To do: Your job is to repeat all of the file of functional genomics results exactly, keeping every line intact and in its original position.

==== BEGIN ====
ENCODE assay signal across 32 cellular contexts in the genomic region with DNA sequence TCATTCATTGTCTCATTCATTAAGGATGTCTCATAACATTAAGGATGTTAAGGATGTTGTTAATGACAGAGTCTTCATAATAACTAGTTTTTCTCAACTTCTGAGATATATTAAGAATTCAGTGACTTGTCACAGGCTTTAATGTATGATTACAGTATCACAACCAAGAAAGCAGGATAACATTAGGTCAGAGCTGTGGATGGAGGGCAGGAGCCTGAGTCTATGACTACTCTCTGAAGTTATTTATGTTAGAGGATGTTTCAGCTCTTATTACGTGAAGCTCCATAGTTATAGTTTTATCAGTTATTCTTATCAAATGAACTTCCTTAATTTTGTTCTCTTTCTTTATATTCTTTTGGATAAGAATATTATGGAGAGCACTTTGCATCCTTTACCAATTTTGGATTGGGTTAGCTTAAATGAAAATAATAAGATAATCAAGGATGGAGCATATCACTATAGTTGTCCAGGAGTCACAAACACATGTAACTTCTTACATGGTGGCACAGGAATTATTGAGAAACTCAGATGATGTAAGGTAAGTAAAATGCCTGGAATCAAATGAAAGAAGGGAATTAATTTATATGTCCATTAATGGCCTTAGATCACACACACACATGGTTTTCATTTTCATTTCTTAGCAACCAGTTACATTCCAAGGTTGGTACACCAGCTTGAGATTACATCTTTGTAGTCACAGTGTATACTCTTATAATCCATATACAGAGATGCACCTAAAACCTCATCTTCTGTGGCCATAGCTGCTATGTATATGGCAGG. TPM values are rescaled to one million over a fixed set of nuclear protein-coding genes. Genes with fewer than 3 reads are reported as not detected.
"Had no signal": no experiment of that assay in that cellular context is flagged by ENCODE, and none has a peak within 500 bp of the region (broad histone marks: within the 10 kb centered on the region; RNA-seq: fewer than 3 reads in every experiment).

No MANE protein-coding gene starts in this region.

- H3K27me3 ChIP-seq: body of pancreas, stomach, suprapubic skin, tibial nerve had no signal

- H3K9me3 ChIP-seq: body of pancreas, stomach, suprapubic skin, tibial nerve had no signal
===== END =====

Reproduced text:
ENCODE assay signal across 32 cellular contexts in the genomic region with DNA sequence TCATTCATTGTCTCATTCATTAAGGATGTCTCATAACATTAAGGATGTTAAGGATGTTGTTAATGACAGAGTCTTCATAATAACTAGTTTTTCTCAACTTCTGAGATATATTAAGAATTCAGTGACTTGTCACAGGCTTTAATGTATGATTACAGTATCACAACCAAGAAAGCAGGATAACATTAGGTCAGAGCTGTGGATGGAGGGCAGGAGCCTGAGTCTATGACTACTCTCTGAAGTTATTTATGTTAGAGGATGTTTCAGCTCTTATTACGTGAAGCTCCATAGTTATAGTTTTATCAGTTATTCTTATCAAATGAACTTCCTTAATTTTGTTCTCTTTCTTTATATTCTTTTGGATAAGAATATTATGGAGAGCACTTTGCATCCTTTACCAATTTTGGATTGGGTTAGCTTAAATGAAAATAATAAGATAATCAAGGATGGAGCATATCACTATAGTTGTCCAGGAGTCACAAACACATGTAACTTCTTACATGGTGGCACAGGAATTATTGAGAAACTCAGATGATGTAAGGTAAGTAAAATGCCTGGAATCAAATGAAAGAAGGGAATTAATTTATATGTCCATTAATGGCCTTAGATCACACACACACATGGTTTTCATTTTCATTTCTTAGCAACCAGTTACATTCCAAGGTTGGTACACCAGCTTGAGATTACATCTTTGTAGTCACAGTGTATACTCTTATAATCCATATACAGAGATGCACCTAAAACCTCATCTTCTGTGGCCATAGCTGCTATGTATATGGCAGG. TPM values are rescaled to one million over a fixed set of nuclear protein-coding genes. Genes with fewer than 3 reads are reported as not detected.
"Had no signal": no experiment of that assay in that cellular context is flagged by ENCODE, and none has a peak within 500 bp of the region (broad histone marks: within the 10 kb centered on the region; RNA-seq: fewer than 3 reads in every experiment).

No MANE protein-coding gene starts in this region.

- H3K27me3 ChIP-seq: body of pancreas, stomach, suprapubic skin, tibial nerve had no signal

- H3K9me3 ChIP-seq: body of pancreas, stomach, suprapubic skin, tibial nerve had no signal